Much of the discussion around Terrorism Risk Insurance Act (TRIA) has focused on the failure of the terrorism insurance markets, but this chapter argues that the connection between terrorism insurance and compensation policy and national security provides another rationale for public intervention in insurance markets. High take-up rates for terrorism insurance or other forms of compensation for terrorism losses can enhance economic resilience after an attack and encourage national cohesion and solidarity post-event. Doing so thwarts the aims of terrorists and, over the long run, may deter future attacks.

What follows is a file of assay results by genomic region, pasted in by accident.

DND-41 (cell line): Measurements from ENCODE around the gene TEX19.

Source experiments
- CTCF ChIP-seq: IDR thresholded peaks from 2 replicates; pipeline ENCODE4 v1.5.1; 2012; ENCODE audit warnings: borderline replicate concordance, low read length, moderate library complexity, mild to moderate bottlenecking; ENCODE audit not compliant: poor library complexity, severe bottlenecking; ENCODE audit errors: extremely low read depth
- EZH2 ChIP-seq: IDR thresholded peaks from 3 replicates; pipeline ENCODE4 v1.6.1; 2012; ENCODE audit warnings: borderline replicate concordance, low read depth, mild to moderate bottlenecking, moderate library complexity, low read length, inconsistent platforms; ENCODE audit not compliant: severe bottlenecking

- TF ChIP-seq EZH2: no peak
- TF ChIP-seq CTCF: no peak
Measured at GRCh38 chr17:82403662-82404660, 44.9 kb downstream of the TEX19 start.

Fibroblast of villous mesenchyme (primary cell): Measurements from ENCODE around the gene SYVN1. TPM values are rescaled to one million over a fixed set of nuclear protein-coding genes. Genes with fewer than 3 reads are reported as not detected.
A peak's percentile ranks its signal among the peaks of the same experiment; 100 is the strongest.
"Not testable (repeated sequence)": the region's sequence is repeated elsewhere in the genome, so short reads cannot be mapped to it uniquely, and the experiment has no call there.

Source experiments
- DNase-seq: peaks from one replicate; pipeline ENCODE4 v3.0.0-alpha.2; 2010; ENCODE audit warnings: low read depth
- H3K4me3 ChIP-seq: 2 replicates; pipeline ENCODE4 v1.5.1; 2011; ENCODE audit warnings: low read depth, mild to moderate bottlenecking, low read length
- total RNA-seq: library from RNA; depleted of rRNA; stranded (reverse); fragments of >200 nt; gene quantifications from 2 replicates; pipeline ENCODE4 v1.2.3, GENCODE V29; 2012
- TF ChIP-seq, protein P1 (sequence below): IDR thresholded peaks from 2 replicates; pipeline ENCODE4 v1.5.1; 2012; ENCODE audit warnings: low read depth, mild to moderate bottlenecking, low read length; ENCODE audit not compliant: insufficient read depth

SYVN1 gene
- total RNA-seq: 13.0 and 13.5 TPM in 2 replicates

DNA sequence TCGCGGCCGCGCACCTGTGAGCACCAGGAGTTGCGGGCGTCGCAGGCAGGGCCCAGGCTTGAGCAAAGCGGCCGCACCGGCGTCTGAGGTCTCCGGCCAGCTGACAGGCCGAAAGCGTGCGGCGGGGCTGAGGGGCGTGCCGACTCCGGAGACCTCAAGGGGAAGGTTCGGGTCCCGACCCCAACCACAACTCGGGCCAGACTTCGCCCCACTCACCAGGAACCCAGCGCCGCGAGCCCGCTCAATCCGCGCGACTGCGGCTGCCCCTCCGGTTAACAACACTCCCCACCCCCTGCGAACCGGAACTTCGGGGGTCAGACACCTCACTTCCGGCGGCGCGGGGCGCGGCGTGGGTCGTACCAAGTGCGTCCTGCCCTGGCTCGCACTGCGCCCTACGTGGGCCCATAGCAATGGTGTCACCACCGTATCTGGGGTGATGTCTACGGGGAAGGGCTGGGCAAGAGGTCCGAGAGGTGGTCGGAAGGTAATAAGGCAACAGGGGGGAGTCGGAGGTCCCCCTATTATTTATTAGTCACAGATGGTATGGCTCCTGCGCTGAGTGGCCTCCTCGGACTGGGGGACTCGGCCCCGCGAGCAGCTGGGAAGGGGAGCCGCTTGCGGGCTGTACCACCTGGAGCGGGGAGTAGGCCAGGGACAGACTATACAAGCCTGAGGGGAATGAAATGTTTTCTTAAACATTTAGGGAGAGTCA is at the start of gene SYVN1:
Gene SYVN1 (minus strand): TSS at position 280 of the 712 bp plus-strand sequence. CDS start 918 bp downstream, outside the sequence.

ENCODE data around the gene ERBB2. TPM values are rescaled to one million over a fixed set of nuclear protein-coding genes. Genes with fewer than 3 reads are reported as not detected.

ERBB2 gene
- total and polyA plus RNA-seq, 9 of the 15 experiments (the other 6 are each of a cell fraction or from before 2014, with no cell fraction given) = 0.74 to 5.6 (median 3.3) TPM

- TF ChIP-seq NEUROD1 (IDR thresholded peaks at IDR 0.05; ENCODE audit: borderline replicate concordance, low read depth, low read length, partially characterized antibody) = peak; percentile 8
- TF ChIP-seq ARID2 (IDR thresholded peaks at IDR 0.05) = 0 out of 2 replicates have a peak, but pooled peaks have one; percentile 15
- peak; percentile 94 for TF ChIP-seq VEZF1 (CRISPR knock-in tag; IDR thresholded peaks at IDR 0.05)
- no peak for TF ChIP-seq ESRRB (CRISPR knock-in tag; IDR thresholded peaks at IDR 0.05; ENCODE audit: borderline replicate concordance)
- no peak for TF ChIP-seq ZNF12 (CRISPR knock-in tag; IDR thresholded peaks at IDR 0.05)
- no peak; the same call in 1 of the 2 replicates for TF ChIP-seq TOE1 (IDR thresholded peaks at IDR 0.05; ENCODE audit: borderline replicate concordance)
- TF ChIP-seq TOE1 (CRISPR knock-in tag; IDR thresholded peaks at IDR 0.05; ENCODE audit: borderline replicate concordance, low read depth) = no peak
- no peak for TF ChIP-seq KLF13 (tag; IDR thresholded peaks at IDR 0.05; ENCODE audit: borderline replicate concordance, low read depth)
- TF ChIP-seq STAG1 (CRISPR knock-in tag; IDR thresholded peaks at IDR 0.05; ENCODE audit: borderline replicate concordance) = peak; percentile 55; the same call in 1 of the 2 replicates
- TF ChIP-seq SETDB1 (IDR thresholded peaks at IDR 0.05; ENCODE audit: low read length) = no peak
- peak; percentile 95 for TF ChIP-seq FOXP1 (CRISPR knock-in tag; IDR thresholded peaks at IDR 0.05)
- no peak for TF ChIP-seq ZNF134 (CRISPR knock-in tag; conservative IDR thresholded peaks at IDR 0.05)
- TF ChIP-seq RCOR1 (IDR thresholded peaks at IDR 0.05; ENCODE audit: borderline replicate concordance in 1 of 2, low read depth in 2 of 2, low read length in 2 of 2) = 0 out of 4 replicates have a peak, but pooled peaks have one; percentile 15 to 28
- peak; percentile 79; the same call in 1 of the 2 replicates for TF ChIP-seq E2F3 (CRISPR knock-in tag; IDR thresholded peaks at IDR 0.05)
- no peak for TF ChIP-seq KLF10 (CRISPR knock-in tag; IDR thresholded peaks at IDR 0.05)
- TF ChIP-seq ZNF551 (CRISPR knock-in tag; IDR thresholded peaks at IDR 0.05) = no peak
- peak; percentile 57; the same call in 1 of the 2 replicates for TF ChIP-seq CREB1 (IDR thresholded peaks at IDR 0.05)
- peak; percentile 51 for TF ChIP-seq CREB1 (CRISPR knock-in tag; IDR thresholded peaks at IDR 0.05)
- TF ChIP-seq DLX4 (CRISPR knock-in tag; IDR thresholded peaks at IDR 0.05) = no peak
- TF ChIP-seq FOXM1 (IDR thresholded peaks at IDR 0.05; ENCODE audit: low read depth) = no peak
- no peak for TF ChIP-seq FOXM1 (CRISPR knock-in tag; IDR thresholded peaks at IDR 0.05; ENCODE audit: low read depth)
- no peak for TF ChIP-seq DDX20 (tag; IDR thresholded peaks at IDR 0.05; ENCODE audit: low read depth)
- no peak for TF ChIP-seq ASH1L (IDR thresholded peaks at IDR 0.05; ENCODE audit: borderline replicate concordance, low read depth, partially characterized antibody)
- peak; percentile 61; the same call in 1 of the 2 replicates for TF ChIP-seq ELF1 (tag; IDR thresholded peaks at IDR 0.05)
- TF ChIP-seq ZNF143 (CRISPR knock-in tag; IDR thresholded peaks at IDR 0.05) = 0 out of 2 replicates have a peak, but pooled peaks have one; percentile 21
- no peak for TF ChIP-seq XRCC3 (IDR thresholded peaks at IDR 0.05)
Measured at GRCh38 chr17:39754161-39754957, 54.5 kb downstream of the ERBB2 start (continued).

Reprinted with permission from Cambridge University Press from Seeds of Disaster, Roots of Response, Chapter 18, pp. 292-304. Edited by Philip Auerswald, Lewis M. Branscomb, Todd M. La Porte, Erwann Michel-Kerjan, Copyright © 2006 Cambridge University Press.
Originally published in: Seeds of Disaster, Roots of Response: How Private Action Can Reduce Public Vulnerability, Chapter 18, pp. 292-304, November 2006.
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